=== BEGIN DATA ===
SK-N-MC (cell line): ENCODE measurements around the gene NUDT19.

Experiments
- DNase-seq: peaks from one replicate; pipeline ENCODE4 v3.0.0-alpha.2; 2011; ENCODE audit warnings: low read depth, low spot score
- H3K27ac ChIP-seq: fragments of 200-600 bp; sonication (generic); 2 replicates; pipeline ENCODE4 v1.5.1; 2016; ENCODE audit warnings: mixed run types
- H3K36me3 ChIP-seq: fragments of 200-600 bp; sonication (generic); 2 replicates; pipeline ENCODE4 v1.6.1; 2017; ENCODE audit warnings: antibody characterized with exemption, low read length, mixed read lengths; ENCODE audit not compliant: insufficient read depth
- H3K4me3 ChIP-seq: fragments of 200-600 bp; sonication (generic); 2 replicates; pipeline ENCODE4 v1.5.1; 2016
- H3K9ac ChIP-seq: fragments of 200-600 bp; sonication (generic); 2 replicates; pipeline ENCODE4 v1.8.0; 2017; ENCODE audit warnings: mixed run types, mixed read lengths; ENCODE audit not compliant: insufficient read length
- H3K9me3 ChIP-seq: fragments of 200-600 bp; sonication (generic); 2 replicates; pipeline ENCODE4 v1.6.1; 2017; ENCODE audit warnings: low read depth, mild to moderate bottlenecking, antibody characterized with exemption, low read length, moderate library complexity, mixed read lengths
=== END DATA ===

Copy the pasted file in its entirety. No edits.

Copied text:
SK-N-MC (cell line): ENCODE measurements around the gene NUDT19.

Experiments
- DNase-seq: peaks from one replicate; pipeline ENCODE4 v3.0.0-alpha.2; 2011; ENCODE audit warnings: low read depth, low spot score
- H3K27ac ChIP-seq: fragments of 200-600 bp; sonication (generic); 2 replicates; pipeline ENCODE4 v1.5.1; 2016; ENCODE audit warnings: mixed run types
- H3K36me3 ChIP-seq: fragments of 200-600 bp; sonication (generic); 2 replicates; pipeline ENCODE4 v1.6.1; 2017; ENCODE audit warnings: antibody characterized with exemption, low read length, mixed read lengths; ENCODE audit not compliant: insufficient read depth
- H3K4me3 ChIP-seq: fragments of 200-600 bp; sonication (generic); 2 replicates; pipeline ENCODE4 v1.5.1; 2016
- H3K9ac ChIP-seq: fragments of 200-600 bp; sonication (generic); 2 replicates; pipeline ENCODE4 v1.8.0; 2017; ENCODE audit warnings: mixed run types, mixed read lengths; ENCODE audit not compliant: insufficient read length
- H3K9me3 ChIP-seq: fragments of 200-600 bp; sonication (generic); 2 replicates; pipeline ENCODE4 v1.6.1; 2017; ENCODE audit warnings: low read depth, mild to moderate bottlenecking, antibody characterized with exemption, low read length, moderate library complexity, mixed read lengths